The well-known British newspaper “The Guardian” has redefined the vocabulary that is to be used by its journalists and editors when writing about climate matters. Its editor-in-chief, Katharine Viner, explained, “We want to ensure that we are being scientifically precise, while also communicating clearly with readers on this very important issue”. But what exactly are these language changes?

The most important change refers to the term “climate change”, where expressions such as “climate emergency” or “climate crisis”, which more accurately reflect the seriousness of the overall situation, are to be used in its place. The use of the term “climate breakdown” is also recommended for the most dramatic consequences, such as the increase in the intensity of floods and hurricanes.

People that deny that climate change is happening or that it is caused by human activity, despite overwhelming scientific evidence, are to be defined as “deniers” and no longer as “sceptics”. Furthermore, in order to offer the reader a more scientifically-accurate description, it is better to speak of “global heating” and not of “global warming”, and in order to be clearer, better to replace “carbon dioxide emissions” with “greenhouse gas emissions”.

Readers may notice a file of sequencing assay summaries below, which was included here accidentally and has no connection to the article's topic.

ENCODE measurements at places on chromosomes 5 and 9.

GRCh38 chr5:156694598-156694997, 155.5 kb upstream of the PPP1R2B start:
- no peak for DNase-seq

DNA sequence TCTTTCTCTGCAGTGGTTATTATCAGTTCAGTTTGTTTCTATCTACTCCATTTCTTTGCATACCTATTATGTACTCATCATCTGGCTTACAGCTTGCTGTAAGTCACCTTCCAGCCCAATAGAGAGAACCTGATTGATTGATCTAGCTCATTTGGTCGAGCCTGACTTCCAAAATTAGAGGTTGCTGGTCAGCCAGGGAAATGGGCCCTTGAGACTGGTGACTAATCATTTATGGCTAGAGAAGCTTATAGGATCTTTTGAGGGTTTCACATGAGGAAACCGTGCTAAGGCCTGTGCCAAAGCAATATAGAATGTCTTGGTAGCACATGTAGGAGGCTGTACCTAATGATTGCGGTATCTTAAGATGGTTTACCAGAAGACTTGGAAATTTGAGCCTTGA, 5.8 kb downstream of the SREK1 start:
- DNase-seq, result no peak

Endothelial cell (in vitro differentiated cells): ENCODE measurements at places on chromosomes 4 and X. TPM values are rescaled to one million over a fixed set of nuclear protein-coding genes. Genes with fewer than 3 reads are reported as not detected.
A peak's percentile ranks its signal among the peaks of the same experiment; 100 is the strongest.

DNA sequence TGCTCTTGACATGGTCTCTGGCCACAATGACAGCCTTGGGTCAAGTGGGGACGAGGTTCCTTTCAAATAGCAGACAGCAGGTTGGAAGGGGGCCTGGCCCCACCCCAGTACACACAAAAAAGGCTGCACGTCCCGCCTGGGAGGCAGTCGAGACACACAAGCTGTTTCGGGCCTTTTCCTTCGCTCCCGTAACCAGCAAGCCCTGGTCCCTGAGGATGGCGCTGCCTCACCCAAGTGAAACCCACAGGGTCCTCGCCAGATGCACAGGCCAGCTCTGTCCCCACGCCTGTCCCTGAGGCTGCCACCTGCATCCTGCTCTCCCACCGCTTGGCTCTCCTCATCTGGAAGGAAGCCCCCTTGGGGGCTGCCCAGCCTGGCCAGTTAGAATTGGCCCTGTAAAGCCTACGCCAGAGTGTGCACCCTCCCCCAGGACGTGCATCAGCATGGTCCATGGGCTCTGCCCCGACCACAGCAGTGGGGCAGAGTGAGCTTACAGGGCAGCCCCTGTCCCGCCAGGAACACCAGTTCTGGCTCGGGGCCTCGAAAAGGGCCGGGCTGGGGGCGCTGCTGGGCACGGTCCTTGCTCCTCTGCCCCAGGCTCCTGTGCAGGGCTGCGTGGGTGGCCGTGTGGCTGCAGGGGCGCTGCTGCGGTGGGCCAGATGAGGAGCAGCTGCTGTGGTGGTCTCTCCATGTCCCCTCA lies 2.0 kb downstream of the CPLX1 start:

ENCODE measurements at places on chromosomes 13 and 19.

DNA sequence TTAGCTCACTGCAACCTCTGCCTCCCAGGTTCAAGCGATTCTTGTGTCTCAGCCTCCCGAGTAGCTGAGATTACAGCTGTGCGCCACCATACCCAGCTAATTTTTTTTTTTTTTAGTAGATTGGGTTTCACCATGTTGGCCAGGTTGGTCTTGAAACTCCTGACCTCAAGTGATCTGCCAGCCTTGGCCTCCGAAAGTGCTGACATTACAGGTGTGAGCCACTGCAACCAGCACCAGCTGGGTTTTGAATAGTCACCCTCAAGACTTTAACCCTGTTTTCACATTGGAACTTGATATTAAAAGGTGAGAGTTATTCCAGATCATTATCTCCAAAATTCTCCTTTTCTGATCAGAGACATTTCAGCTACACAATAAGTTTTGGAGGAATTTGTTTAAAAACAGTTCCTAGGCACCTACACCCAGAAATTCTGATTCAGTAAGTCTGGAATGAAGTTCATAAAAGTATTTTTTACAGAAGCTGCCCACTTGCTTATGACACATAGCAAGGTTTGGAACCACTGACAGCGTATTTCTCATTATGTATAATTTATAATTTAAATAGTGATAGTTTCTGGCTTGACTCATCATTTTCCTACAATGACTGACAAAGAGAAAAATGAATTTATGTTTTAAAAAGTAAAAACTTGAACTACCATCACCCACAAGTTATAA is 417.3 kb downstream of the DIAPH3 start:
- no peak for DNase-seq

As “The Guardian” sees it, even the images it publishes must accurately and appropriately convey the climate crisis we are facing, bearing in mind that “images that define climate change shape the way it is understood and acted upon”.

We all know that people love polar bears and pandas, and therefore these appealing creatures have become a sort of emblem for endangered species. The images of these animals tell a certain story about the climate crisis, but they can give the impression that these issues are remote and abstract, a problem that is not a human one, nor one that is particularly urgent.

On the other hand, according to Viner, “People need reminding that the climate crisis is no longer a future problem – we need to tackle it now, and every day matters.”

And so the path to be followed is a different one: we need to show the direct impact of environmental issues on people’s daily lives and to try to indicate the real scale of

this impact. The decision, starting from this year, to report the increase in global carbon dioxide levels in The Guardian weather pages – the simplest measure of how the mass burning of fossil fuels is disrupting the stable climate –  is a further step in this direction.

It cannot be denied that many of the aspects that are most representative of the escalating crisis faced by our planet, like the impact on communities, biodiversity, agriculture, water and food supply, are much more difficult to describe, even visually.

We therefore need new words and new imagery for new narratives.